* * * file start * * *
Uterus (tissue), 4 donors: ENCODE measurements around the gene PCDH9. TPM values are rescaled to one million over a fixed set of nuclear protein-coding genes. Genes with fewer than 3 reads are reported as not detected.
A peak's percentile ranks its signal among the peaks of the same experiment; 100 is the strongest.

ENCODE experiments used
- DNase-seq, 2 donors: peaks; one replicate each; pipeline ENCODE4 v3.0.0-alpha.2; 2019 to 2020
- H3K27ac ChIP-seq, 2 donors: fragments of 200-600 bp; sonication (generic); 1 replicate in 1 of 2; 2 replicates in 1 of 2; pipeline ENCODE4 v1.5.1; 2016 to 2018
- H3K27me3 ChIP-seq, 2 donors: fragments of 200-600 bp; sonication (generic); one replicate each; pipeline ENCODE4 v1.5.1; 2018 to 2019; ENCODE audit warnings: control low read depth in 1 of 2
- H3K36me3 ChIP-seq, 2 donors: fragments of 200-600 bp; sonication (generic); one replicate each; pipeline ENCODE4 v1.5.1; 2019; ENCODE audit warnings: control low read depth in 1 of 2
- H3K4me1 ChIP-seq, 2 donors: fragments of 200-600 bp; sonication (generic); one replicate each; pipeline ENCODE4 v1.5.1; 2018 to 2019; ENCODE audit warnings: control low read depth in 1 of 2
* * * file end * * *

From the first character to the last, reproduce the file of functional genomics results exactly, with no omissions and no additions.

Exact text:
Uterus (tissue), 4 donors: ENCODE measurements around the gene PCDH9. TPM values are rescaled to one million over a fixed set of nuclear protein-coding genes. Genes with fewer than 3 reads are reported as not detected.
A peak's percentile ranks its signal among the peaks of the same experiment; 100 is the strongest.

ENCODE experiments used
- DNase-seq, 2 donors: peaks; one replicate each; pipeline ENCODE4 v3.0.0-alpha.2; 2019 to 2020
- H3K27ac ChIP-seq, 2 donors: fragments of 200-600 bp; sonication (generic); 1 replicate in 1 of 2; 2 replicates in 1 of 2; pipeline ENCODE4 v1.5.1; 2016 to 2018
- H3K27me3 ChIP-seq, 2 donors: fragments of 200-600 bp; sonication (generic); one replicate each; pipeline ENCODE4 v1.5.1; 2018 to 2019; ENCODE audit warnings: control low read depth in 1 of 2
- H3K36me3 ChIP-seq, 2 donors: fragments of 200-600 bp; sonication (generic); one replicate each; pipeline ENCODE4 v1.5.1; 2019; ENCODE audit warnings: control low read depth in 1 of 2
- H3K4me1 ChIP-seq, 2 donors: fragments of 200-600 bp; sonication (generic); one replicate each; pipeline ENCODE4 v1.5.1; 2018 to 2019; ENCODE audit warnings: control low read depth in 1 of 2